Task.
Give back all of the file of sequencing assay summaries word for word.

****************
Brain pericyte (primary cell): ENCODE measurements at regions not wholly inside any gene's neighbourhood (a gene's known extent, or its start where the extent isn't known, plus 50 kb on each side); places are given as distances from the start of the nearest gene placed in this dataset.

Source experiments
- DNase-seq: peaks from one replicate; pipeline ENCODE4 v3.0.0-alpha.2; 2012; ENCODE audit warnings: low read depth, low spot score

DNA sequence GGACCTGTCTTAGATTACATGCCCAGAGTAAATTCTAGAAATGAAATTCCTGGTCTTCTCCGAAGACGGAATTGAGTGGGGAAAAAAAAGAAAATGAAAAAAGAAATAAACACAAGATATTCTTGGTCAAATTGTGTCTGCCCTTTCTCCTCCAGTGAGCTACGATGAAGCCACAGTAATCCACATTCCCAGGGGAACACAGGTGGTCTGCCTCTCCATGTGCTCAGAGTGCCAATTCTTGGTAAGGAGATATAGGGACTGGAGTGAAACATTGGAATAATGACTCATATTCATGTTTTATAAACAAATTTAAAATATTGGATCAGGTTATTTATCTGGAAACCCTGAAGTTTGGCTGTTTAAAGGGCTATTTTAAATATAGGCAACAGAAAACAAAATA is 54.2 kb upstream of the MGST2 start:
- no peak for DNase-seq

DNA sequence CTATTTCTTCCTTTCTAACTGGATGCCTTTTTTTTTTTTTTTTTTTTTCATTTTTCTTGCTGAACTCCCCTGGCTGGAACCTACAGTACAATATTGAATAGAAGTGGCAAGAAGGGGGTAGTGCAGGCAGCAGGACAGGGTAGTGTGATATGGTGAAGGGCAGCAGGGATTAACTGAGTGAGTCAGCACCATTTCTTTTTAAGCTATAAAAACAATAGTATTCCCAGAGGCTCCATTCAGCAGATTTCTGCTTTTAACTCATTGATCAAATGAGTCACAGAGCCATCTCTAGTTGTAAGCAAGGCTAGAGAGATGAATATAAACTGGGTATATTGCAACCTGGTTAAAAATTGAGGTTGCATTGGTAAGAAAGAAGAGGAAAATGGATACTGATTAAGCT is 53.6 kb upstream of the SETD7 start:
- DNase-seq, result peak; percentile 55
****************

Brain pericyte (primary cell): ENCODE measurements at regions not wholly inside any gene's neighbourhood (a gene's known extent, or its start where the extent isn't known, plus 50 kb on each side); places are given as distances from the start of the nearest gene placed in this dataset.

Source experiments
- DNase-seq: peaks from one replicate; pipeline ENCODE4 v3.0.0-alpha.2; 2012; ENCODE audit warnings: low read depth, low spot score

DNA sequence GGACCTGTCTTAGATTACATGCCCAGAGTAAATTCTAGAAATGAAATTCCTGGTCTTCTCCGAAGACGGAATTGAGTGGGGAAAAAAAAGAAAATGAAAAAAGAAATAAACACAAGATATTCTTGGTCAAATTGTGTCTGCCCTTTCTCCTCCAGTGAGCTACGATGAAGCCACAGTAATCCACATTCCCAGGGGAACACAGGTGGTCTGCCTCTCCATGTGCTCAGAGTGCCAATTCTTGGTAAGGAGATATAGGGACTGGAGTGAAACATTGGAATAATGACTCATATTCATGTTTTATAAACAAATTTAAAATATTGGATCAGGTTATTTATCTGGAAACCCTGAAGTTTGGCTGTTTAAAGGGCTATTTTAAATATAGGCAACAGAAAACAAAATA is 54.2 kb upstream of the MGST2 start:
- no peak for DNase-seq

DNA sequence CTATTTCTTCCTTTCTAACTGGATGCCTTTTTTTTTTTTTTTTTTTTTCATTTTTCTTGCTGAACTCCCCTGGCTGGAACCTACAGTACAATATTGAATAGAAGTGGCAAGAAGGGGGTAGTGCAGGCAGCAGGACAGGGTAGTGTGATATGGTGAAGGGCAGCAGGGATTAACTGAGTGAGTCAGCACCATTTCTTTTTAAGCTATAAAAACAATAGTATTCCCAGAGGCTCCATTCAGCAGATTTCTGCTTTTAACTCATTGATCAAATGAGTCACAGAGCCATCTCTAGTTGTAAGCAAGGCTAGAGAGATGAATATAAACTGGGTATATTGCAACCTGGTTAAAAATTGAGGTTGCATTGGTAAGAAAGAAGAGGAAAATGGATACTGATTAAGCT is 53.6 kb upstream of the SETD7 start:
- DNase-seq, result peak; percentile 55